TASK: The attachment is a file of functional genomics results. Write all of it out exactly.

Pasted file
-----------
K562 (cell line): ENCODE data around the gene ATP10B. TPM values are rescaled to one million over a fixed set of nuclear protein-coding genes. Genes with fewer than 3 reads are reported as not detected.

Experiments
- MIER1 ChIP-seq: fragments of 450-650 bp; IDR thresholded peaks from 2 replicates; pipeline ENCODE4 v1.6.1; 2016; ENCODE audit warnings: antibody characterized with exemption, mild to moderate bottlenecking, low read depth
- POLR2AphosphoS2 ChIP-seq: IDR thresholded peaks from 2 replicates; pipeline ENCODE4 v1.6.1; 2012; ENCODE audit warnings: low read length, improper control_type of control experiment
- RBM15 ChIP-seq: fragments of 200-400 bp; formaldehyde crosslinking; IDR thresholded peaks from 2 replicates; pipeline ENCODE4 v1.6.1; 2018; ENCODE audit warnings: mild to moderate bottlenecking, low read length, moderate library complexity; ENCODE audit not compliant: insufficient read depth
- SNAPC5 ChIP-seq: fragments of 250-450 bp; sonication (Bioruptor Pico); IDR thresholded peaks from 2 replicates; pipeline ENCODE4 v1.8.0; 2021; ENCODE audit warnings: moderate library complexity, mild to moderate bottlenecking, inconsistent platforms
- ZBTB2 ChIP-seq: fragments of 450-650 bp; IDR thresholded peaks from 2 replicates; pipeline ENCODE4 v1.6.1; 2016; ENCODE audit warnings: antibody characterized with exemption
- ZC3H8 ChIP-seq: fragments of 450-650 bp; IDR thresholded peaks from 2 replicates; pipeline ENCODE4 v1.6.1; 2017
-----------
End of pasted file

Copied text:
K562 (cell line): ENCODE data around the gene ATP10B. TPM values are rescaled to one million over a fixed set of nuclear protein-coding genes. Genes with fewer than 3 reads are reported as not detected.

Experiments
- MIER1 ChIP-seq: fragments of 450-650 bp; IDR thresholded peaks from 2 replicates; pipeline ENCODE4 v1.6.1; 2016; ENCODE audit warnings: antibody characterized with exemption, mild to moderate bottlenecking, low read depth
- POLR2AphosphoS2 ChIP-seq: IDR thresholded peaks from 2 replicates; pipeline ENCODE4 v1.6.1; 2012; ENCODE audit warnings: low read length, improper control_type of control experiment
- RBM15 ChIP-seq: fragments of 200-400 bp; formaldehyde crosslinking; IDR thresholded peaks from 2 replicates; pipeline ENCODE4 v1.6.1; 2018; ENCODE audit warnings: mild to moderate bottlenecking, low read length, moderate library complexity; ENCODE audit not compliant: insufficient read depth
- SNAPC5 ChIP-seq: fragments of 250-450 bp; sonication (Bioruptor Pico); IDR thresholded peaks from 2 replicates; pipeline ENCODE4 v1.8.0; 2021; ENCODE audit warnings: moderate library complexity, mild to moderate bottlenecking, inconsistent platforms
- ZBTB2 ChIP-seq: fragments of 450-650 bp; IDR thresholded peaks from 2 replicates; pipeline ENCODE4 v1.6.1; 2016; ENCODE audit warnings: antibody characterized with exemption
- ZC3H8 ChIP-seq: fragments of 450-650 bp; IDR thresholded peaks from 2 replicates; pipeline ENCODE4 v1.6.1; 2017